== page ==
At a time when companies are looking for ways to reduce costs and become more productive, employee recognition can be a powerful force for engaging employees and unleashing their full potential. Unfortunately, there is a tendency for managers to underestimate the power of employee recognition. They treat it like a warm fuzzy concept instead of a tool for rewarding and reinforcing employee actions and behaviors that lead to more and better work. Since managers play an important role in implementing recognition programs in the workplace, here’s a look at some of the key essentials for making those programs successful.
Managers must be crystal clear in laying out the terms and conditions of an employee recognition program. This means spelling out the objectives of the program clearly and concisely, including all requirements for qualifying for recognition along with any time frames that may apply. Any vagueness in explaining the program will only cause employee confusion, diluting the program’s overall effectiveness.
By definition, an employee recognition program must be fair. In other words, all employees should be eligible for recognition. Managers who “play favorites” with employees to any degree need to recognize that by so doing they are effectively killing their employee recognition program by undermining its credibility. Favoritism also exacts a toll on employee morale. Creating a level playing field where employees know they can be fairly recognized for setting and achieving worthwhile performance goals is a great motivator.
Along with being fair to all employees, a recognition program must be relevant to all employees. To put it in simple terms, the days of the gold watch are dead. Today’s managers must take into account the various values and expectations of a multigenerational workforce and then determine the proper reward accordingly. One approach managers can use to get a better feel for the types of rewards that will best motivate employees of various age demographics is to ask them in an anonymous survey. Not only will this result in a more relevant reward, it will also help to show employees that their managers genuinely care about them.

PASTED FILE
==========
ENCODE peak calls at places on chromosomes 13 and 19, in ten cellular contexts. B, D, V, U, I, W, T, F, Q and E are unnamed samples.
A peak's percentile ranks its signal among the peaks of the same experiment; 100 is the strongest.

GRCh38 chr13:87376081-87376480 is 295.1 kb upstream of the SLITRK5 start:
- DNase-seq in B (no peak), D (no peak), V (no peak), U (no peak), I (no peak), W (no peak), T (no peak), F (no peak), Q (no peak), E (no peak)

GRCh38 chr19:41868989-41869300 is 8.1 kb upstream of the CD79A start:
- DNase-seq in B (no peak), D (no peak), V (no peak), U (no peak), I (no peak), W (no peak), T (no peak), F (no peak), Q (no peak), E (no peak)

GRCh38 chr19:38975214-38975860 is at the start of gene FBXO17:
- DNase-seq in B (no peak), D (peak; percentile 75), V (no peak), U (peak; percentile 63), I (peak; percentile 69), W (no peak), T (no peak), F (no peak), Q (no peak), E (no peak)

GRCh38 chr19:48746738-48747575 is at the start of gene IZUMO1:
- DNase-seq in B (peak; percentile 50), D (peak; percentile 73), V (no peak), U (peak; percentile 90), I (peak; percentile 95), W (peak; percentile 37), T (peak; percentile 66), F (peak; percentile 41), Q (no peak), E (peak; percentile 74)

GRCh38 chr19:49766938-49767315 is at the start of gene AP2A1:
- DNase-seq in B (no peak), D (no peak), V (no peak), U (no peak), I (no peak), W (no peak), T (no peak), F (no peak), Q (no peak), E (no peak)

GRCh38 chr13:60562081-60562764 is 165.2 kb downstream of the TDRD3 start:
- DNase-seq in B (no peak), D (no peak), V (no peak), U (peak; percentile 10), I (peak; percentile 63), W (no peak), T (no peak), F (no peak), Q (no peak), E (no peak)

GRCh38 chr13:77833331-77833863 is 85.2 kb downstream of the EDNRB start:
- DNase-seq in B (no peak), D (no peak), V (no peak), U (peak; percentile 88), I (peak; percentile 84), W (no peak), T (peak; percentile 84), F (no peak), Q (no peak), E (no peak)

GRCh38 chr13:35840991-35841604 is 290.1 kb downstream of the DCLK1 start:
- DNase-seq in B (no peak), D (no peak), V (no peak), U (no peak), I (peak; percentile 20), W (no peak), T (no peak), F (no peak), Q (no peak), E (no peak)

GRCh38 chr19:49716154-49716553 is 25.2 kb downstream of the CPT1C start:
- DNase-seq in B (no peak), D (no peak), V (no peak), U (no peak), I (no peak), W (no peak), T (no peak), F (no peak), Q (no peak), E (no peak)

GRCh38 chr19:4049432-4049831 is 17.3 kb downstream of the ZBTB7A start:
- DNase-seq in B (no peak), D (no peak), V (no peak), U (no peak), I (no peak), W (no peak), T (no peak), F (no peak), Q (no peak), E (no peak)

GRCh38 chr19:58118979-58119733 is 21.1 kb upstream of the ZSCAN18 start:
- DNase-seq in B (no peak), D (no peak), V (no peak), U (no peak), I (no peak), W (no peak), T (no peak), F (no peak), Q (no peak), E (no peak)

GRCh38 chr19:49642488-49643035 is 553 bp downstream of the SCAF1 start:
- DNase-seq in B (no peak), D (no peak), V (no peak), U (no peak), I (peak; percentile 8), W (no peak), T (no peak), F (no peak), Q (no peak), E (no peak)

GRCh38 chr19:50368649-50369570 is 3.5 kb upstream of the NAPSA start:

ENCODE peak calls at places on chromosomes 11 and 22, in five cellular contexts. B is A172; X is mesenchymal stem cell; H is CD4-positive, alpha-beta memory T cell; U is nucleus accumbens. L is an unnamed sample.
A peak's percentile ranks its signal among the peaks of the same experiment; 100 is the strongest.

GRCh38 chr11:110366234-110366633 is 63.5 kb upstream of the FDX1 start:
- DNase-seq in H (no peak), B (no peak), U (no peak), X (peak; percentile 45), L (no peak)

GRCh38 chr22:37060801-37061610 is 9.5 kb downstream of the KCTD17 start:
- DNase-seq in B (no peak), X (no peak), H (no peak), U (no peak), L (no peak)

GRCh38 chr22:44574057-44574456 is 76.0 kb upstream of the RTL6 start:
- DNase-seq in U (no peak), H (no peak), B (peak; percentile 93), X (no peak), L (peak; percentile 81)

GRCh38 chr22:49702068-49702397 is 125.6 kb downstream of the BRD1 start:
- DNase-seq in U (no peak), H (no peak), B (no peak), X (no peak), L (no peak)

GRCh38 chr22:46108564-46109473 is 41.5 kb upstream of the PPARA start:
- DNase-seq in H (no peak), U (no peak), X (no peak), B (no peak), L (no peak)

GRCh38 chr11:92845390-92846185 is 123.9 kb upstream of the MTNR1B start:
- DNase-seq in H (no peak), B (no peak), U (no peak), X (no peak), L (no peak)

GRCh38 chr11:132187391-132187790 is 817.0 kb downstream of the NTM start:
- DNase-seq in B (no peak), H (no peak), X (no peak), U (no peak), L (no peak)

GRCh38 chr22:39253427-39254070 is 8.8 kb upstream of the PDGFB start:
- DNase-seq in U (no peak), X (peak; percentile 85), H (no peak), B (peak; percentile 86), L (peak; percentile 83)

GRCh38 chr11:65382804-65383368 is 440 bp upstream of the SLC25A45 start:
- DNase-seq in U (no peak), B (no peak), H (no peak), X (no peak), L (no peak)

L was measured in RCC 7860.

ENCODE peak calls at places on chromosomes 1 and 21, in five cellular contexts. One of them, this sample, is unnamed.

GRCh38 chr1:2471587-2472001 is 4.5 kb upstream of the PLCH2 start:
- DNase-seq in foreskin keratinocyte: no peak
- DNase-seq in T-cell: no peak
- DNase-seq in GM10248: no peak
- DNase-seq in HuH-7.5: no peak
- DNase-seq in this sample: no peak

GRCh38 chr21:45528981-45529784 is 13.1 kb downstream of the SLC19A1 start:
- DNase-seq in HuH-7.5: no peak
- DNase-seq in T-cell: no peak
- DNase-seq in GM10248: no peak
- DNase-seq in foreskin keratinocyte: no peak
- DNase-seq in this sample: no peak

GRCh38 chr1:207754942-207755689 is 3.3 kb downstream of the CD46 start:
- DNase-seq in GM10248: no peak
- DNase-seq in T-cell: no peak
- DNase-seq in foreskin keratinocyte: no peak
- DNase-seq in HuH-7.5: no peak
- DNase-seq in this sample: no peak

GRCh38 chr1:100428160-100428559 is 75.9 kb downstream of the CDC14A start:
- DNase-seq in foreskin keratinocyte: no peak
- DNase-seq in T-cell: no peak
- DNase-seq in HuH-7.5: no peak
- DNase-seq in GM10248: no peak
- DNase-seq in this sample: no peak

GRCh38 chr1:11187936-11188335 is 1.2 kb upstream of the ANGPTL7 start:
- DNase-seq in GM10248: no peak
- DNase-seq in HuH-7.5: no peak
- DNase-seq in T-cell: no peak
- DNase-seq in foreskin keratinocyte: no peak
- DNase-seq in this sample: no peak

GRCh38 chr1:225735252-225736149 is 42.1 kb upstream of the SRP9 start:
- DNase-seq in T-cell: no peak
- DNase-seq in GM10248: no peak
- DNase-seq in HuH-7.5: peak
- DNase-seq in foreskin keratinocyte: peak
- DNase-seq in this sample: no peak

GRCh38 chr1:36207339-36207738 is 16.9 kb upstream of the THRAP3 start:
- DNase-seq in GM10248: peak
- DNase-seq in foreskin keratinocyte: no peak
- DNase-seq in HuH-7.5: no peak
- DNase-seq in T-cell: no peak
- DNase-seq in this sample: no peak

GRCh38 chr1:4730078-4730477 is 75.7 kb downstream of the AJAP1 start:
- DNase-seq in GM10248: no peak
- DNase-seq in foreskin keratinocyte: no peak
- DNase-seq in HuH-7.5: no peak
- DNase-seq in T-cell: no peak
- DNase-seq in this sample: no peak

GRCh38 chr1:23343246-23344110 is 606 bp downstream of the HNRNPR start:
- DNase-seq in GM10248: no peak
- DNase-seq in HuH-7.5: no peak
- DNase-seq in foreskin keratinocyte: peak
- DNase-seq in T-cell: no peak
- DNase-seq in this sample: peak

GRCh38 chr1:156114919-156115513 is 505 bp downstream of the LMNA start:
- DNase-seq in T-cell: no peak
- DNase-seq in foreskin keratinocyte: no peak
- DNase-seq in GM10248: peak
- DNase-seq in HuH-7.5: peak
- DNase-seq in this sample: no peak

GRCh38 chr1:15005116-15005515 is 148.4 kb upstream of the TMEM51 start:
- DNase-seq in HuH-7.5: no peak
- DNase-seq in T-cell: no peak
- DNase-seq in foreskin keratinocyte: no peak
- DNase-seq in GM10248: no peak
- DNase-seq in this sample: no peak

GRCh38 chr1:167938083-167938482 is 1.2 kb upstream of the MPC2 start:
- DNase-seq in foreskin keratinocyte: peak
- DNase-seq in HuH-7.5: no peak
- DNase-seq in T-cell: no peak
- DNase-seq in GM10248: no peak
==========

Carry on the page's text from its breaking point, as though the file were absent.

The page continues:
When an employee exhibits an action or behavior that deserves attention, recognition will be much more effective if given as soon as possible. After all, we live in a world where technology has made instant gratification more the rule than the exception. Managers who postpone recognition for a job well done clearly fail to recognize the power that a quick and appropriate show of appreciation has to motivate both the recipients of praise and their coworkers to continue in the pursuit of excellence. While every effort should be made for managers to give recognition personally and in real time, if that is not feasible a personal phone call or letter expressing the manager’s appreciation should occur as quickly as possible.
Studies have shown that showing genuine appreciation in small and personal ways can do more to increase employee morale, motivation, and productivity than public gestures involving money and gifts. After all, cash comes from corporate funds and gifts can easily be purchased online. But a personal gesture such as a handshake, a pat on the back, or a hand-written note expressing thanks for a job well done can have a powerful and lasting impact.